Figure 13 shows the monthly mean wind stress exerted on the ocean as a function of time. It is derived as the time average of the stress magnitude from the meteorological observations at Rothera, using the surface-layer algorithms discussed earlier. The wind stress is weighted by the fraction of the surface not covered by fast ice (i.e., sea ice attached to land), thus accounting for the dynamical isolation of the ocean from the atmosphere by the ice. It can be seen that winter 1998 featured comparatively high effective wind stress, typically around 0.1 N m−2 on average, allowed by the relatively large amount of open water (Figure 9). It should be noted, however, that winter 2001 also featured high effective wind stress, between 0.06 and 0.2 N m−2 in the winter, when the mixed layer was relatively shallow (Figures 3–5). Thus we surmise that the deep mixed layer seen in winter 1998 cannot be due solely to increased local wind-forced mixing.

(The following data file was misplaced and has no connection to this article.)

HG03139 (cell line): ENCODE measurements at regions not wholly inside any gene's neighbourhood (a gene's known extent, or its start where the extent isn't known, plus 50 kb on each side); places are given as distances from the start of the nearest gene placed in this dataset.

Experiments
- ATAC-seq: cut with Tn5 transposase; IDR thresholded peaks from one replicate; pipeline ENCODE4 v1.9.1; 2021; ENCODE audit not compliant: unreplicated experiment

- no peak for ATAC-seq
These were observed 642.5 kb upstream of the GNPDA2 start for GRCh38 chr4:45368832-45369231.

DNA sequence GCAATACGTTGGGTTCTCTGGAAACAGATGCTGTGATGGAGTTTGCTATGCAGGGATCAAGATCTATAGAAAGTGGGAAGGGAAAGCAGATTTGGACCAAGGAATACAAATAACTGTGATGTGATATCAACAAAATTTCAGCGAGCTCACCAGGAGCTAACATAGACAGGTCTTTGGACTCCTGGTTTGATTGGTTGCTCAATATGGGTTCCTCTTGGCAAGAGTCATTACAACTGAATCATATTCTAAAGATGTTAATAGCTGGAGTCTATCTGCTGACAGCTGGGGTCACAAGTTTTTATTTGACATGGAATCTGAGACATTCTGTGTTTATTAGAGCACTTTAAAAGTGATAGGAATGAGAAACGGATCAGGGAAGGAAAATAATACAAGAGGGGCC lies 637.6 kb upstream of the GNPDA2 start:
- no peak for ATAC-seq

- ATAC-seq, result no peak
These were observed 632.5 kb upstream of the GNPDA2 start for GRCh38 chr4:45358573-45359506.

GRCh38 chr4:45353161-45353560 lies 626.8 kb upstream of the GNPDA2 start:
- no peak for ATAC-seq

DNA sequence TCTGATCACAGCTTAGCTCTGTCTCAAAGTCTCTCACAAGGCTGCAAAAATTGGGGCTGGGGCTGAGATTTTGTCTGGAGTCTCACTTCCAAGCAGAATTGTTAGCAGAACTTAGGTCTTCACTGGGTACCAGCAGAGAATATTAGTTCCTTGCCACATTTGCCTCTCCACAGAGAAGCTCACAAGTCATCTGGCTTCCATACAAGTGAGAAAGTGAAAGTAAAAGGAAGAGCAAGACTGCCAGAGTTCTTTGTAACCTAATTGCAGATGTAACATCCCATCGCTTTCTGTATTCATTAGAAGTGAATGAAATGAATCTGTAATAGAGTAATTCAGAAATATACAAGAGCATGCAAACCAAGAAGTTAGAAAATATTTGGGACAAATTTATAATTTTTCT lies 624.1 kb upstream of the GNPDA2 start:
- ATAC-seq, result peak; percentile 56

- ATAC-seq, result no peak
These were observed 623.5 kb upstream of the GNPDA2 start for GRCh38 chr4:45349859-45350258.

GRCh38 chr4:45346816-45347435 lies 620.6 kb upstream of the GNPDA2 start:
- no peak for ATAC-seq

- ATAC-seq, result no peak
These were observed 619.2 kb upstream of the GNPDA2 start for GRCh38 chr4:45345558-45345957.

There are two remaining possibilities. The first is that the deeper mixed layer in 1998 could be the product of both of the above phenomena, with increased salinity in the surface layer produced by local brine rejection acting to raise the density of the water, and the greater exposure of the ocean surface to the winds acting to induce mixing to greater depths. Such a combination of processes would be required, since neither process alone appears able to explain the depth of the mixed layer. The second possibility is that the anomalous oceanographic observations of 1998 might not have been the response to purely local fluxes and ice conditions. Rather, it could be that the large-scale meteorological and cryological forcings were dictating large-scale conditions over the wAP shelf, with oceanic advection involved in transferring these anomalies around the wAP area. In the absence of broad-area oceanographic data coverage from the wAP region in winter 1998, we resort to other means to assess these different possibilities.
4.4. Oceanographic Mixed-Layer Modeling